|Object:||VR-1 antler (antler)|
|Position:||side"side" is not in the list (front, back, top, bottom, inside, outside, neck, shoulder, foot, handle, ...) of allowed values for the "position" property.|
|Script:||North Italic script (Magrè alphabet)|
|Direction of writing:||sinistroverse|
|Letter height:||11 cm <br /> – 2.4 cm|
|Number of letters:||8|
|Number of lines:||1|
|Archaeological culture:||Late Iron Age [from object]|
|Date of inscription:||5th–4th centuries BC [from object]|
|Date derived from:||archaeological context, cultural context [from object]|
|Alternative sigla:||IR 12|
|Sources:||Schumacher 2004: 171, 340|
First published in Cipolla 1884: 9. Autopsied by TIR on 19th November 2015.
Inscribed on the outside of the longer protrusion; length 6 cm. The surface of the object is uneven, but hardly damaged by time; the lines are deeply engraved and perfectly well distinguishable. The writer started tracing the letters above the ridge along the side of the protrusion, which is more abrupt where the antler tapers, but with Epsilon proceeded to write over the ridge, resulting in larger letters. The lower tips of the hastae of final Alpha are disturbed by a break and slightly dislocated after the restoration of the object. The execution of the inscription is not particularly tidy, in two instances resulting in problems with the reading.
The major point of debate is the first letter: A hasta, with arguably both a vertical bar slightly above the middle, and a dot on top. In the earlier drawings, the dot was not acknowledged, hence the reading Tau . As Pauli 1888: 148, Mayr 1958: 41 and Marchesini point out, the bar in question is extremely faint (Pellegrini ignores it completely) – much fainter not only than the letters, but also than a couple of scratches visible around the inscription (above Nu, above/between Epsilon and Sigma, under the bar of Alpha – all these are best considered slips of the tool, together with the two notches on the bottom right of the first letter). Mancini was the first to add the dot, which does indeed seem to be intentional (disturbing the natural ridges and cavities on the surface). Schumacher 2004: 310 f. used the apparent combination of Tau and the Raetic character as one of his arguments for the identification of the latter with the Raetic special character. See T for a discussion.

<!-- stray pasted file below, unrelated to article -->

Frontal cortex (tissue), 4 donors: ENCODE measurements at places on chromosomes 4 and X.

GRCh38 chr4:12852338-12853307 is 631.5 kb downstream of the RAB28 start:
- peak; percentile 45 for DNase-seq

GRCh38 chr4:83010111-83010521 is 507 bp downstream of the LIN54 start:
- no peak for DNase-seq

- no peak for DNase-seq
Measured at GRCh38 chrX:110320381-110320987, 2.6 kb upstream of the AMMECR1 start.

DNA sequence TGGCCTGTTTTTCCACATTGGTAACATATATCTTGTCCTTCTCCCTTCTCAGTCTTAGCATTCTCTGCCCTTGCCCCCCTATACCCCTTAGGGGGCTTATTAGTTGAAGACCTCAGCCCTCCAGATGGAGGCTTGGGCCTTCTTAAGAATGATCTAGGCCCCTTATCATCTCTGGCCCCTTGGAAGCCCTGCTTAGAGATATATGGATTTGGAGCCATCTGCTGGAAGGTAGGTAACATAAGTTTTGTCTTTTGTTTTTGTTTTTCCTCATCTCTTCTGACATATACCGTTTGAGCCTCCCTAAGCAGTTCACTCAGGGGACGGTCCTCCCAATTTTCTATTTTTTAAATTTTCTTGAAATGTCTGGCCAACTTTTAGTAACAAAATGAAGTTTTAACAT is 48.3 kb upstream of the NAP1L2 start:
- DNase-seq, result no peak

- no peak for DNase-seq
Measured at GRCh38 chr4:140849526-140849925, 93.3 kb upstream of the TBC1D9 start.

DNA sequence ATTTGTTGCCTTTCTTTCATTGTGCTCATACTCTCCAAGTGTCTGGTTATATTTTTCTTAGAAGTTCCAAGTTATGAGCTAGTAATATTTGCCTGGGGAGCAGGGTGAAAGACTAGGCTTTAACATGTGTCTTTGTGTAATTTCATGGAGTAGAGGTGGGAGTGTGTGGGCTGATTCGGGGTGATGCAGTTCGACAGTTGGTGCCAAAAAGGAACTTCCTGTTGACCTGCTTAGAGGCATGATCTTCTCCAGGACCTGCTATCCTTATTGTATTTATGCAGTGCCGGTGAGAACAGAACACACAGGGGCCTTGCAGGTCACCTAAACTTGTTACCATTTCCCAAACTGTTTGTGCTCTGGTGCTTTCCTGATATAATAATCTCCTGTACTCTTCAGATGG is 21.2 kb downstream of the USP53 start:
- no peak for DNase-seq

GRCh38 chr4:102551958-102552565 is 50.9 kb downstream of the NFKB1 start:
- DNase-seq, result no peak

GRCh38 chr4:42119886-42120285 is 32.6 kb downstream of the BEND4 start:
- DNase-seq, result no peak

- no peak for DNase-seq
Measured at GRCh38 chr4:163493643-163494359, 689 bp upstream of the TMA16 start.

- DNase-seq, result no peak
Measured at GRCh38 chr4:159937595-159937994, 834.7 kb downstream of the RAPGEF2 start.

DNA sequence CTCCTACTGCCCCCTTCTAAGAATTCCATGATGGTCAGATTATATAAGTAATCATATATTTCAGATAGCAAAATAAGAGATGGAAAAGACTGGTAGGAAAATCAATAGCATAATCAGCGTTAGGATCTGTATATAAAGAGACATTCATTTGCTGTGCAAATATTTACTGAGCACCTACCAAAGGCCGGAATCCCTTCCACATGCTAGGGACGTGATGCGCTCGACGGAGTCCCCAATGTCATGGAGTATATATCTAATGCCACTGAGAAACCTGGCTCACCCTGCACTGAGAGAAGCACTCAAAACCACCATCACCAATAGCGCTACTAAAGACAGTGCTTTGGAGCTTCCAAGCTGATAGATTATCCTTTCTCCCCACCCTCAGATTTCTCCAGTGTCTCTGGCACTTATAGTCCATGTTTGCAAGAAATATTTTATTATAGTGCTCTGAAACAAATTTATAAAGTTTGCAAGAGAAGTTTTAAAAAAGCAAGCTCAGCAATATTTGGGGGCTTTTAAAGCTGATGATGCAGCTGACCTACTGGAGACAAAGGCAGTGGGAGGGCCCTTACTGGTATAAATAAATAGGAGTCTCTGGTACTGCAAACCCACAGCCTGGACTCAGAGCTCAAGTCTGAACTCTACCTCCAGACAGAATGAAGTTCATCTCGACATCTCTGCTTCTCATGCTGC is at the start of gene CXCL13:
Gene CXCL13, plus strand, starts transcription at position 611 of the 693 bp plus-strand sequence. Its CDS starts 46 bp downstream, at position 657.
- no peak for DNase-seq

The group of scratches between Sigma and somewhat messy Alpha was read Mu in the earlier literature. The reading also goes back to Mancini, and is likely to be correct. The oblique hasta of Upsilon is shortened and comes very close to the following vertical, the lower part of which is scratched twice. It cannot be positively excluded that this vertical is an unintentionally prolonged bar, and the additional little scratch in the bottom is meant to indicate that the two lines belong together. Venetic four-barred Mu, however, does not occur in Raetic inscriptions, and would be surprising even in an inscription from the South.
|Cipolla 1884||Carlo Cipolla, "III. Lavagno", Notizie degli Scavi di Antichità (1884), 4–13.|
|Cordenons 1911||Federico Cordenons, Silloge delle Iscrizioni Venetiche. Con note sugli antichi alfabeti e sistemi di scrittura usata dagli Italici e dagli Etruschi, Feltre: 1911.|
|IR||Alberto Mancini, "Iscrizioni retiche", Studi Etruschi 43 (1975), 249–306.|
|LIR||Alberto Mancini, Le Iscrizioni Retiche [= Quaderni del dipartimento di linguistica, Università degli studi di Firenze Studi 8–9], Padova: Unipress 2009–10. (2 volumes)|
|Mancini & Prosdocimi 1976||Alberto Mancini, Aldo Luigi Prosdocimi, "Nota sui Corni Iscritti di S. Briccio di Lavagno e sul "Retico"", in: Alessandra Aspes (Red.), 3000 anni fa a Verona. Dalla fine dell'età del Bronzo all'arrivo dei romani nel territorio Veronese, Verona: 1976, 111–122.|
|Mayr 1958||Karl M. Mayr, "Hirschhörner mit etrusko-rätischen Inschriften aus S. Briccio di Lavagno (Verona)", Der Schlern 32 (1958), 41–42.|